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General Cooking (rec.food.cooking) For general food and cooking discussion. Foods of all kinds, food procurement, cooking methods and techniques, eating, etc.

Brining ratio - for Turkeys



 
 
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  #1 (permalink)  
Old 24-11-2003, 06:56 PM
Dimitri
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Default Brining ratio - for Turkeys

Most recipes that I have read say to use:

2. cups Kosher Salt or 1 cup of regular salt per 2 gallons of water.

Alton Brown adds 1/2 cup of light Brown sugar and 1 cup Kosher salt to 1
gallon of iced water and 1 gallon of vegetable stock.

Martha Stewart says 2 gallons water 2 cups bourbon, 2 cups + 2 TBS. course
salt and 1 cup of sugar.

The questions a

1. What have you used?

2. What else did you add?

3. Would you do this again?

Thanks

Dimitri


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  #2 (permalink)  
Old 24-11-2003, 07:38 PM
SCUBApix
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Default Brining ratio - for Turkeys


"Dimitri" wrote in message
. com...
Most recipes that I have read say to use:

2. cups Kosher Salt or 1 cup of regular salt per 2 gallons of water.

Alton Brown adds 1/2 cup of light Brown sugar and 1 cup Kosher salt to 1
gallon of iced water and 1 gallon of vegetable stock.

Martha Stewart says 2 gallons water 2 cups bourbon, 2 cups + 2 TBS. course
salt and 1 cup of sugar.

The questions a

1. What have you used?

2. What else did you add?

3. Would you do this again?

Thanks

Dimitri

I follow the Cook's Illustrated article from November/December issue. It was
the best discussion of brining that I've seen. There are a few other sources
online also. I have summarized the CI article at
http://www.gbronline.com/jacke/recbrining.htm . Note 'Notes" #2 and #3. This
seems to be overlooked in all other discussion on brinning. Some say to
brine for 24 hours. Then they complain about the items being too salty. In
following the CI guidelines, we have never had a problem with saltiness but
could easily detect the improved moisture and even texture.

I sometimes go with a straight salt/sugar brine but sometimes change what I
use for sugar (instead of white sugar use brown sugar or a combination of
white/brown and/or molasses). I haven't tried it yet but honey sounds good
too. I also add some herbs/spices at times like bay leaf, crushed black
pepper and/or fresh rosemary, depending on what I'm brining. I haven't tried
anything as fancy as Hound's citrus brine.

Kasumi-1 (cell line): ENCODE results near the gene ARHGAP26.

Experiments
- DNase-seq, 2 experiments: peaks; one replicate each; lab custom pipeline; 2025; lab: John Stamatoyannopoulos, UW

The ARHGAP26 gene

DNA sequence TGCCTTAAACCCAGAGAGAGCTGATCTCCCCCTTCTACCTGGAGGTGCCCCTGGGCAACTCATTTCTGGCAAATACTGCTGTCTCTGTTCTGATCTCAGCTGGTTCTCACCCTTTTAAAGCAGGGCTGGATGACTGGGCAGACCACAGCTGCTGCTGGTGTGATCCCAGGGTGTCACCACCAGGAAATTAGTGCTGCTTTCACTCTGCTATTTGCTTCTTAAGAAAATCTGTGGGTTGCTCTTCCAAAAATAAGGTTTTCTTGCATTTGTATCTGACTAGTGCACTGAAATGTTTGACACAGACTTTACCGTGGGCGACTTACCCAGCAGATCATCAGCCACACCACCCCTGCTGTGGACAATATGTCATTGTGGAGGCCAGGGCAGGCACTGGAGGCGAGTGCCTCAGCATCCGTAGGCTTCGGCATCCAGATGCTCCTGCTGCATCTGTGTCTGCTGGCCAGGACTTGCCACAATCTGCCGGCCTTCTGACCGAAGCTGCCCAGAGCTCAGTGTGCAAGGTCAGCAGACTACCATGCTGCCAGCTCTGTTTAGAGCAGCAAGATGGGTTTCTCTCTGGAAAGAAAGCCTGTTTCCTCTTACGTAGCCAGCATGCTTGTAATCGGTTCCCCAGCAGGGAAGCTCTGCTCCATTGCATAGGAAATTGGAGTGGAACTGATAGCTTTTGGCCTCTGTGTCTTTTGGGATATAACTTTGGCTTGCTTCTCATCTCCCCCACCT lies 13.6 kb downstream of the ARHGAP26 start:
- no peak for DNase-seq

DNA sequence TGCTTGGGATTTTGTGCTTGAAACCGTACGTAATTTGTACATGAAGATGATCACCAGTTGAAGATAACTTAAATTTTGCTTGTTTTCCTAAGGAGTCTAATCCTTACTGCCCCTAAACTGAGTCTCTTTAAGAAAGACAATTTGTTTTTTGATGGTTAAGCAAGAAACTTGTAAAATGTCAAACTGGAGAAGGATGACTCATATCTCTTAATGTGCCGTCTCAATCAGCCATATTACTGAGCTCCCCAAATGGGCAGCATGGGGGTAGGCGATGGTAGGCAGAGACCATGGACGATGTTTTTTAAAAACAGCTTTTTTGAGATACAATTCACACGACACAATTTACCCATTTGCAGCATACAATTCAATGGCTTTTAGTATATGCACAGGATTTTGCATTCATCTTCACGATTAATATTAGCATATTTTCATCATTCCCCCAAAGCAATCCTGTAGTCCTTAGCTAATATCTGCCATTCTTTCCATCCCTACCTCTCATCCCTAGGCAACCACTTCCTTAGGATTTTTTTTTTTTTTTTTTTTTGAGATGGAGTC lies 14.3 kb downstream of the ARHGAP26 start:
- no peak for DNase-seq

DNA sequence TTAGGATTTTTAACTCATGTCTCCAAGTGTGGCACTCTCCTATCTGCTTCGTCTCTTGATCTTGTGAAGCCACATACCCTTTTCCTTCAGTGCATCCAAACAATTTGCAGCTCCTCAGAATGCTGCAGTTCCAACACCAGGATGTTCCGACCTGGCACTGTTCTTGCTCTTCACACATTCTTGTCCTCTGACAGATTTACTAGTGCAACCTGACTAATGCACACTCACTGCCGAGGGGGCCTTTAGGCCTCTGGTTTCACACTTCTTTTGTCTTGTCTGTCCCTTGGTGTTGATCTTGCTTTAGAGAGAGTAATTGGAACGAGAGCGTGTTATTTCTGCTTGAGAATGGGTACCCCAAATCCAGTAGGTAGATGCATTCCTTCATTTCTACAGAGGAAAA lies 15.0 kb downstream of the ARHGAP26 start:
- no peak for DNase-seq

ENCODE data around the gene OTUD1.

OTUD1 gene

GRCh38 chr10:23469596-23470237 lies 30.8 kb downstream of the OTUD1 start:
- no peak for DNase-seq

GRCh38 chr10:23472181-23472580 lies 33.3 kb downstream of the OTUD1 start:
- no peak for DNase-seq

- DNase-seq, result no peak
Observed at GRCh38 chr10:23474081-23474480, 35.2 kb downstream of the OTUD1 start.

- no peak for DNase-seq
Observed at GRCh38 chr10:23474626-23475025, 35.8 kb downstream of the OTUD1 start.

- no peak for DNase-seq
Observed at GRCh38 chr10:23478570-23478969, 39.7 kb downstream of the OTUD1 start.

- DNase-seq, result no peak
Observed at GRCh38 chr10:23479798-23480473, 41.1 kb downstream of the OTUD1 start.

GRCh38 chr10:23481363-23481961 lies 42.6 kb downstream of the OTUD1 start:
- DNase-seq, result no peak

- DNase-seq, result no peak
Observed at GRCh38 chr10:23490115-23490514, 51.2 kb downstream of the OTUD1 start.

With respect to other online sources of info on brinning, check out these:
http://cookshack.com/barbeque_guide/101/Brining101.htm
The BBQ FAQ, but I don't have an URL handy. See alt.food.barbecue.

Good luck.

scubapix




  #3 (permalink)  
Old 24-11-2003, 07:55 PM
Jack Schidt®
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Posts: n/a
Default Brining ratio - for Turkeys


"Dimitri" wrote in message
. com...
Most recipes that I have read say to use:

2. cups Kosher Salt or 1 cup of regular salt per 2 gallons of water.

Alton Brown adds 1/2 cup of light Brown sugar and 1 cup Kosher salt to 1
gallon of iced water and 1 gallon of vegetable stock.

Martha Stewart says 2 gallons water 2 cups bourbon, 2 cups + 2 TBS. course
salt and 1 cup of sugar.

The questions a

1. What have you used?


1 cup kosher salt & 1 cup brown sugar per gallon of water.


2. What else did you add?


Thyme, squeezed citrus, chiles, garlic, hot sauce. We're talking turkey
here. I add other things for other things.


3. Would you do this again?


Yes, I like the results I get.

Here's some good info on brining: http://www.bbq-porch.org/brining00.asp

Jack Soaked


  #4 (permalink)  
Old 24-11-2003, 11:40 PM
Hag & Stenni
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Default Brining ratio - for Turkeys

On Mon, 24 Nov 2003 18:56:11 GMT, "Dimitri"
wrote:

Most recipes that I have read say to use:

2. cups Kosher Salt or 1 cup of regular salt per 2 gallons of water.

Alton Brown adds 1/2 cup of light Brown sugar and 1 cup Kosher salt to 1
gallon of iced water and 1 gallon of vegetable stock.

Martha Stewart says 2 gallons water 2 cups bourbon, 2 cups + 2 TBS. course
salt and 1 cup of sugar.

The questions a

1. What have you used?

2. What else did you add?

3. Would you do this again?

Thanks

Dimitri



Well I use the following for Turkey, Chicken, and pork -

2 gal water
1 cup Kosher salt or 2/3 cup table salt (I dont use iodized)
1/2 cup brown sugar
2 Tbsp = 2 tsp msg (Accent)
1 tsp granulated garlic generous

and I soak smething large like a Turkey for 3 days...Rest
one day wrapped then cook as desired...Have done so for
years- have tried other variations, but keep commin back to
this one...Hag k



As a beauty Im not a star, there are
others more handsome by far, but my
face I dont mind it because Im behind
it, its the folks out front that I jar...

Pull a loraine Bobbit (cut off waynespenis) to reply